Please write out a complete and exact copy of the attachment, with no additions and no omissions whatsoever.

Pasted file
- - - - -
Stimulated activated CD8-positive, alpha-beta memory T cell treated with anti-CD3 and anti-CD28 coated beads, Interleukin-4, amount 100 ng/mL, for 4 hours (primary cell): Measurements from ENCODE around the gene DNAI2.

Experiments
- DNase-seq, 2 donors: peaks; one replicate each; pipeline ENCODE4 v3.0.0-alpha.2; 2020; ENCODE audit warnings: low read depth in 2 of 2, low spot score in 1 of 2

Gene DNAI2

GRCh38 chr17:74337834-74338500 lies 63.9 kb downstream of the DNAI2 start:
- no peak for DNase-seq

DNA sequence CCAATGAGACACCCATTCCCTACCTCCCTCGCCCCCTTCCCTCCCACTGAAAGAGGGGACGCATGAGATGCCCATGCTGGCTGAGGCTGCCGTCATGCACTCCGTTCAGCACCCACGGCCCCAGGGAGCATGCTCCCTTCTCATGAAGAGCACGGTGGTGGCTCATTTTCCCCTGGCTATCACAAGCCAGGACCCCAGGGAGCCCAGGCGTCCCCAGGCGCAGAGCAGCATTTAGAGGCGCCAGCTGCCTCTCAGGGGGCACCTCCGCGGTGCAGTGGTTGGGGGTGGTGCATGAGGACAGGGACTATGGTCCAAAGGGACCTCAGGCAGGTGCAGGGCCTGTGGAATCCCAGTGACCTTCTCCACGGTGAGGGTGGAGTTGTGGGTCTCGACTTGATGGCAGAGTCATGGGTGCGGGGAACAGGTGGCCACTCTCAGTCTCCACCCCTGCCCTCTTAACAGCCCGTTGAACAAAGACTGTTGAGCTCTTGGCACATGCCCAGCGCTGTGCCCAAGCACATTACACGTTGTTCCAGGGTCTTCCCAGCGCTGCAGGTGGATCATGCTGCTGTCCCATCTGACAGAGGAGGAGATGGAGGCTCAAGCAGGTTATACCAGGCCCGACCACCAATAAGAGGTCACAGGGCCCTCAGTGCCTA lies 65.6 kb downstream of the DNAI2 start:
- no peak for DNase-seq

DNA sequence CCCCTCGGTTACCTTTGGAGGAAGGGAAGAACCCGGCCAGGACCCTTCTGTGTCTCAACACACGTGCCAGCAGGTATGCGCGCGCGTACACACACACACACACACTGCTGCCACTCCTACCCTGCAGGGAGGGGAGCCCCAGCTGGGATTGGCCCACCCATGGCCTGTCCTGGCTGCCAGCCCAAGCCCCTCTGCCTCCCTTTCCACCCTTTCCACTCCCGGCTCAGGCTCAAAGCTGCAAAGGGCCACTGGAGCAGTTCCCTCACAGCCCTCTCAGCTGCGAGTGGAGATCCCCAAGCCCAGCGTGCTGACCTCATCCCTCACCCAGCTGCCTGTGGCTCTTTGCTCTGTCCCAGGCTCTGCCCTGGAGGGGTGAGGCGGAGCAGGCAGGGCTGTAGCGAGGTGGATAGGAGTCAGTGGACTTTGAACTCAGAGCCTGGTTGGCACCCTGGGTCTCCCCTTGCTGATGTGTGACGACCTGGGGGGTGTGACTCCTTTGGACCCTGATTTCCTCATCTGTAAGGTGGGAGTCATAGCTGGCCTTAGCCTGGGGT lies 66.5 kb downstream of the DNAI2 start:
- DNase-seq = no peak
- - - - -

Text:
Stimulated activated CD8-positive, alpha-beta memory T cell treated with anti-CD3 and anti-CD28 coated beads, Interleukin-4, amount 100 ng/mL, for 4 hours (primary cell): Measurements from ENCODE around the gene DNAI2.

Experiments
- DNase-seq, 2 donors: peaks; one replicate each; pipeline ENCODE4 v3.0.0-alpha.2; 2020; ENCODE audit warnings: low read depth in 2 of 2, low spot score in 1 of 2

Gene DNAI2

GRCh38 chr17:74337834-74338500 lies 63.9 kb downstream of the DNAI2 start:
- no peak for DNase-seq

DNA sequence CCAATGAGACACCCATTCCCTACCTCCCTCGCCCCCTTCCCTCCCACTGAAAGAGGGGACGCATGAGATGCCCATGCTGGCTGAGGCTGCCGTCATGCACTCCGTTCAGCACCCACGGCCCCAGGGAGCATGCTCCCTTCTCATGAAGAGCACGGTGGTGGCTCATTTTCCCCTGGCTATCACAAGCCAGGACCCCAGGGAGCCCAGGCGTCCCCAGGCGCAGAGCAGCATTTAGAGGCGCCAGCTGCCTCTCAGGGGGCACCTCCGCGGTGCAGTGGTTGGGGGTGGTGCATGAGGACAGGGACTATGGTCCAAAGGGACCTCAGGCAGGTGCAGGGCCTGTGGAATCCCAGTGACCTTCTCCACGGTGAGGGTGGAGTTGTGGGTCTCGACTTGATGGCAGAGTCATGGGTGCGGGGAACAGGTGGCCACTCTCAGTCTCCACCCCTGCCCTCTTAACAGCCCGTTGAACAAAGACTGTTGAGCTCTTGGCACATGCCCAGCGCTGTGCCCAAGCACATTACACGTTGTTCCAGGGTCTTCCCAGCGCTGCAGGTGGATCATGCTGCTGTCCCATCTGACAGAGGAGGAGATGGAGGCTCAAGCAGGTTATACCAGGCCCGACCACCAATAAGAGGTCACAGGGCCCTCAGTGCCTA lies 65.6 kb downstream of the DNAI2 start:
- no peak for DNase-seq

DNA sequence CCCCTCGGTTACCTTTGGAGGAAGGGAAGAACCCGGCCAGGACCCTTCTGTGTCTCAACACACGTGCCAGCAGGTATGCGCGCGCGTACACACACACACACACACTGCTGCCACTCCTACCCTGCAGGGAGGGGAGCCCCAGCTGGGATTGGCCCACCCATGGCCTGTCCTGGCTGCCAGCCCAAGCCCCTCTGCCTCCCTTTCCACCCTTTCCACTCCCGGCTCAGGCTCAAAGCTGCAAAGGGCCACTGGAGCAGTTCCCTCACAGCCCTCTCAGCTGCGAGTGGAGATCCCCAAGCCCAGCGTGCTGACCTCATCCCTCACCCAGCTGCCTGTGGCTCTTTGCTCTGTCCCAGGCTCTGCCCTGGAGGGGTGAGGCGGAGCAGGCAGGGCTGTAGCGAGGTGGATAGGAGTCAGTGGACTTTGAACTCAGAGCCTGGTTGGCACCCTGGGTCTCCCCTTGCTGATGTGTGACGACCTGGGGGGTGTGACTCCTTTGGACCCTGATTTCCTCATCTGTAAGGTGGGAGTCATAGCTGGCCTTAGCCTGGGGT lies 66.5 kb downstream of the DNAI2 start:
- DNase-seq = no peak